fatty acids, but weirdly mucilaginous
and slightly scary.
seed - another good omega-3 source (balancing it with goodly
quantities of omega-6), and generally very healthsome. They take some
picking out of the teeth if you're not careful, though - it helps if
oil can make a huge difference to a dish; I would have missed
a whole lot more if I hadn't discovered some of these. There is usually
no point in worrying about getting too much fat on a vegan diet - in
fact, if anything you should be a little bit concerned about getting enough.
A certain amount of fat is necessary for the body to absorb nutrients
like the fat-soluble
among other things. More to the point, though, it is a great to make
things taste better.
oil is a staple in the mediterranean
and a valuable addition to any pantry. Although not in the same league
as toasted sesame oil and hazelnut
oil as far as intensity goes, it does have a pretty strong
flavour of its own which makes it great for salad
sauce, but less good for most rice dishes and completely
inappropriate for anything sweet.
oil is perhaps the most intensely aromatic of all cooking
oils. A few drops will lend a wonderful sesame
nuttiness to any number of dishes, transforming a stir
fry or livening up vegetable dishes to which some would add butter
oil is less powerful, but it still has the power to impart hazel
nuttiness with only a few drops. Fantastic on porridge,
and an interesting addition to salad
dressing and baked goods.
oil is less powerful again and has quite a different
character, but it can be used for many of the same things as hazelnut
oil has a certain sweetness and carries the aroma
without any of the bitterness. Although it is not as strong as hazelnut
oil it doesn't take much to bring a nuttiness to salad
and baked goods.
is higher in saturated
fat than almost any other vegetable oil. For this reason it
is solid at room temperature (unless it's a particularly warm room),
and it often provides the best vegan substitute for butter
in baking and so on. It also gives porridge
a wonderful creamy texture if added at the start of cooking. Well worth
keeping in stock; lasts a very long time, because saturated fats are so
stable. We are often told to avoid saturated fats, but the evidence for
their unhealthiness is based more or less entirely on animal
fats and hydrogenated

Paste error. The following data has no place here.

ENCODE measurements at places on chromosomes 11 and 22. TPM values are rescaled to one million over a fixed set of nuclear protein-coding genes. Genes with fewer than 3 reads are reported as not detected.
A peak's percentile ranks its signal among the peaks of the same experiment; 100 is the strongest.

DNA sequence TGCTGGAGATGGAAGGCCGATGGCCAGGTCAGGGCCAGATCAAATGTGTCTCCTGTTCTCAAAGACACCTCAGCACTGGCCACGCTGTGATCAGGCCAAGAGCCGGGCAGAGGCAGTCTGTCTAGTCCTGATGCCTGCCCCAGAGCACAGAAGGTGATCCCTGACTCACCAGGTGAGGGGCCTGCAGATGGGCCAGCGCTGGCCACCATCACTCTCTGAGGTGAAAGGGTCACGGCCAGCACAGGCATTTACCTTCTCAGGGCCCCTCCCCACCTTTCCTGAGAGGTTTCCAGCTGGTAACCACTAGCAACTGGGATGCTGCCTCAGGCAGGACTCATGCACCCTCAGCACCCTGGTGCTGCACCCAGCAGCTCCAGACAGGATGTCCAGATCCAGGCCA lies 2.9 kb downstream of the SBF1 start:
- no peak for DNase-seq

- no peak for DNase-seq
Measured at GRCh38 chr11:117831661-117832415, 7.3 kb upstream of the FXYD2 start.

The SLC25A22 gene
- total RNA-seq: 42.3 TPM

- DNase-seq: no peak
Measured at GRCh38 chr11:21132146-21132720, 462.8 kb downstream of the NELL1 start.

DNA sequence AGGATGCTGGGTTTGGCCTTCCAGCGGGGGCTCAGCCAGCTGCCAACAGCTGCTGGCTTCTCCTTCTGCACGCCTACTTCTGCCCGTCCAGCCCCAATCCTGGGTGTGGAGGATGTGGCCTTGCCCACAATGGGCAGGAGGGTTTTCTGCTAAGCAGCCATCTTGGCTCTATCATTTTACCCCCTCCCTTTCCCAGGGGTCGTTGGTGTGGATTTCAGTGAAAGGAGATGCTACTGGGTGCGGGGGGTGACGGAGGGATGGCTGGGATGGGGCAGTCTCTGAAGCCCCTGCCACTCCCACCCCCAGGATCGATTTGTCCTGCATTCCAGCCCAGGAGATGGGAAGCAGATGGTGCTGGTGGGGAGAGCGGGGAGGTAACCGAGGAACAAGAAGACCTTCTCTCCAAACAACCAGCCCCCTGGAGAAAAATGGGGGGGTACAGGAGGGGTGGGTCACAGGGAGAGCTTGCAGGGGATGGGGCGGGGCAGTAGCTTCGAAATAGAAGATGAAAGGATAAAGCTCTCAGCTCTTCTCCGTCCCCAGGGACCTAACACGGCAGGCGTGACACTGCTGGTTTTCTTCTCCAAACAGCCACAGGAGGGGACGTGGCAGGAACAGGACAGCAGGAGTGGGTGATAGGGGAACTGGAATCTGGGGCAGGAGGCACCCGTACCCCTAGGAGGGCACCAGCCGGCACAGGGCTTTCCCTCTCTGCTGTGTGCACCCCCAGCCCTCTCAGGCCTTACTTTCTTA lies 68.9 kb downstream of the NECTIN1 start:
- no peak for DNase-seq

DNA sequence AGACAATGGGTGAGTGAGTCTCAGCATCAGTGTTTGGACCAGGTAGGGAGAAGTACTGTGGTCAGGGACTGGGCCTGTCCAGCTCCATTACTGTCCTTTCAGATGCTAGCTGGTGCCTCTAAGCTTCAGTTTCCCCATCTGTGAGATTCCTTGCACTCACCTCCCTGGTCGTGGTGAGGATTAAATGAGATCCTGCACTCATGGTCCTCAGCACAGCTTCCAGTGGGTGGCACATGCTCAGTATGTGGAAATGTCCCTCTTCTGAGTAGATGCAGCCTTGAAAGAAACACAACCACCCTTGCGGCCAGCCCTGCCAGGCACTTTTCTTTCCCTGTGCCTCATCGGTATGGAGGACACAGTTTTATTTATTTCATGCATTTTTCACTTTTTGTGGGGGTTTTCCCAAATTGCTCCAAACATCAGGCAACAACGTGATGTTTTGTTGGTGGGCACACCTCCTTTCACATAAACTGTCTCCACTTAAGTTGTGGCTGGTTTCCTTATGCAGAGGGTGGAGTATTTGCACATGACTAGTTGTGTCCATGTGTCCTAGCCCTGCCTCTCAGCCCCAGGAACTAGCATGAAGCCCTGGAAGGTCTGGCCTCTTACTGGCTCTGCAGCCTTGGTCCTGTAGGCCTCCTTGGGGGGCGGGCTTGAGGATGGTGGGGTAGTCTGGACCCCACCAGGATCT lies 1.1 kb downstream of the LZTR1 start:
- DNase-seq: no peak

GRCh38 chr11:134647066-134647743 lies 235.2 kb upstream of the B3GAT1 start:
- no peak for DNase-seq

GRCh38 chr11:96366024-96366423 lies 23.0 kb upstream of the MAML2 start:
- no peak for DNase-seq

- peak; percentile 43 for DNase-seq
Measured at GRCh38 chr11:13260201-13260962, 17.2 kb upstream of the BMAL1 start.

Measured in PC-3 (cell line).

vegetable oil, and it is not clear that there is anything
wrong with the oil of the coconut (or, for that matter, the avocado).
course, not all the important ingredients fall under the above
headings. Here are some more...
This writeup also appears here.
- obviously a vitally important part of any diet, vegan or not. They
have their own excellent entry over on Everything2, so I
won't say any more on the subject than that, except to note that green
vegetables are likely to be one of the main sources of calcium in any
vegan diet which doesn't include a large amount of tahini.
- likewise, so well-covered on Everything2 that they are only worth
mentioning in passing; follow the link for more.
- once more, please follow the link for a detailed treatment. Also,
note that whole
grains generally contain a good dose of iron
and many other nutrients which are lost in the refining process.
and spices - some of the simplest routes to a tasty meal. Buy
fresh herbs and whole spices, learn how to use them, and you need never
eat a dull meal. If you can't get through your herbs quick enough,
freeze them - or buy them in pots and keep a sort of miniature kitchen
- probably the single best source of vegan B
vitamins, the single-celled fungus is also a good source of
minerals including potassium
extract - Marmite,
and so on - is good for spreading on bread, or spooning out and using
yeast flakes make a surprisingly innocuous addition to a
whole range of dishes, imparting just a bit of umami
to the flavour and a hint of cheesiness.
- made from wheat
seitan often stands in for meat in vegetarian
Chinese food; it has a chewy texture, and soaks up sauce well.
- extremely nutritious, used in many Japanese
recipes. Generally an excellent source of calcium
and other minerals, as well as various vitamins, although the
nutritional details will depend on the variety of seaweed in question.
From seaweed we also get agar,
which does much the same thing as gelatine.
- worth mentioning for its iron and calcium content, both very high.
Usually known as molasses
in the US, and sometimes elsewhere.
Some links which might be useful: